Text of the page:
Most people that have never bought or owned a mobile home are surprised that there is such a thing as mobile home insurance. Mobile home insurance does the same job as any other form of property insurance; to ‘insure’ the homeowner is protected from financial loss in case of property damaged.
Mobile home insurance can be purchased at top rated insurance carries plus countless of other small-town insurance companies. Compare rates, services, and policy coverage between a few insurance carriers before committing to one. Insurance policies may vary wildly from company to company; make sure to read your own insurance policy before signing and agreeing. You may think you are protected when really you are not.
How does mobile home insurance compare to traditional home insurance? Mobile home insurance is typically based on the amount of money it will take to rebuild the same home. Since mobile homes are typically less expensive to build than traditional wood or concrete built home it stands to reason that in most cases mobile home insurance can be drastically cheaper than traditional site built property.
The price you pay will also vary due to:
- Will you (the owner), your tenants, or no one be living in the home while the property is insured?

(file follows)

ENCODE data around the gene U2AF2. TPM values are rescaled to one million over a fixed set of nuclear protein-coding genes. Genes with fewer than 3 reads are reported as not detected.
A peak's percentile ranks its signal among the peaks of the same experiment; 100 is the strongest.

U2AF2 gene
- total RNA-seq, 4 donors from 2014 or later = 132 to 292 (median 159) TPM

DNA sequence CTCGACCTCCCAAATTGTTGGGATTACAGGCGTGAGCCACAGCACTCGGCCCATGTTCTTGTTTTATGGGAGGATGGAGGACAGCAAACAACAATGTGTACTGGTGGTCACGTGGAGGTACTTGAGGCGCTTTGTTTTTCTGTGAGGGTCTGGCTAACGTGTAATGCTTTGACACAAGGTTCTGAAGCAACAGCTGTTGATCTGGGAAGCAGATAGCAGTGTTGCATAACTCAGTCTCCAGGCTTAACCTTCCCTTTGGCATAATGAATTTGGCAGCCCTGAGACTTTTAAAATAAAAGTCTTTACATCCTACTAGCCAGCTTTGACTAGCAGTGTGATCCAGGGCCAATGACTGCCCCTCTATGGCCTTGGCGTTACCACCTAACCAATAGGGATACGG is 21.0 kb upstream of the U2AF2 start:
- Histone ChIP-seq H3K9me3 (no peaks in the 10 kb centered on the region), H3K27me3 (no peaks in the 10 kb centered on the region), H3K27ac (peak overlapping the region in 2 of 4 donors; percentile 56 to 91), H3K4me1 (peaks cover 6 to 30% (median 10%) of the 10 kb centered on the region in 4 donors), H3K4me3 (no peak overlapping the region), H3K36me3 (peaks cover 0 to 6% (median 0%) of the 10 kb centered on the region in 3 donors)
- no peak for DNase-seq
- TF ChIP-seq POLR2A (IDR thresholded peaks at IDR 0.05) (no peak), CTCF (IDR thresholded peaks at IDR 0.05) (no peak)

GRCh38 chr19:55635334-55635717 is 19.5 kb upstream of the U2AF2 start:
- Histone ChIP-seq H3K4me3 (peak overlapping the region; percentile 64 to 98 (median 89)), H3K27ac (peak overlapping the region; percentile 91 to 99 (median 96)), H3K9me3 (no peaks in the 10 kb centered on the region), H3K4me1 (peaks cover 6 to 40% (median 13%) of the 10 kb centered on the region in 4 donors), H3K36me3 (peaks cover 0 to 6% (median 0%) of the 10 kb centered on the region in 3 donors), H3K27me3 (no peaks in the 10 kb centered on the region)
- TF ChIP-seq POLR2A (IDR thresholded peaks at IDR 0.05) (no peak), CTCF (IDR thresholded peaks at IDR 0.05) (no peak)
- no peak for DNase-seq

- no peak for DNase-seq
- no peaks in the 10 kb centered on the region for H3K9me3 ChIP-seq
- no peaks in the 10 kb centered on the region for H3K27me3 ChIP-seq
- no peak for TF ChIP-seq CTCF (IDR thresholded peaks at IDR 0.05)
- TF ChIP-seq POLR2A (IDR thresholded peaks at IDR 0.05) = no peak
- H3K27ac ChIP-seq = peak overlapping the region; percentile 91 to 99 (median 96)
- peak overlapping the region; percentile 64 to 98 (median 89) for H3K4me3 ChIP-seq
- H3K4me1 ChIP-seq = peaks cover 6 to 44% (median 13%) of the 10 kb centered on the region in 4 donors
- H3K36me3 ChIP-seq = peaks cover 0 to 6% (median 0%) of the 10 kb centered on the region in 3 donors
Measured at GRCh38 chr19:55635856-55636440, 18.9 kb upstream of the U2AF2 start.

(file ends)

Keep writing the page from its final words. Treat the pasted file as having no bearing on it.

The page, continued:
- Would you like to insure the personal contents of the home (TVs, furniture, jewelry, etc.) against damages or just the mobile home itself?
- Do you want to insure yourself against theft?
- What value would you like to insure your home for?
- How high or low in price do you want your deductible?
- Is your mobile home located in a flood zone?
Bad things happen to good people all the time, this of course is the purpose of insurance. However in most cases it is not the homeowner’s choice to place insurance on the home. In most cases when there is an existing loan on a property you will not have the luxury of choosing to buy insurance; most mortgages have a “property insurance provision” which requires insurance be kept on the property (at your cost) at all times. The bank that has loaned the money to help purchase the home has the right to protect its investment with insurance. If you do not keep insurance on the home the bank will automatically pay for property insurance and pass the cost along to you.
If you own your home(s) free and clear (without a mortgage) you may choose to not insure your home. When is it a smart financial decision to not always cover your assets?
Insurance Vs Self Insurance
When I reached my twenty-fifth F/C (free and clear) cash-flowing mobile home I was spending just over $14,000 a year to insure my investments. Keep in mind I am purchasing homes for under $5,000 each — that is 3 mobile homes a year that I could be buying. Now $14,000 may not sound like a lot for twenty-five properties, but to this day I have never made a single claim. Like many other landlords I have decided to ‘self-insure’ many of my properties. Self insuring is the calculated choice to not insure your properties. Logically it may make more financial sense to not pay for insurance than it does to pay.
In the end make sure to do your own research, compare policies, and find a company you like and trust. Make sure your home is correctly covered by the insurance policy that best fits your needs. In addition, if you have enough properties with minimal past claims it may be wise to self insure some of your homes.
- John Fedro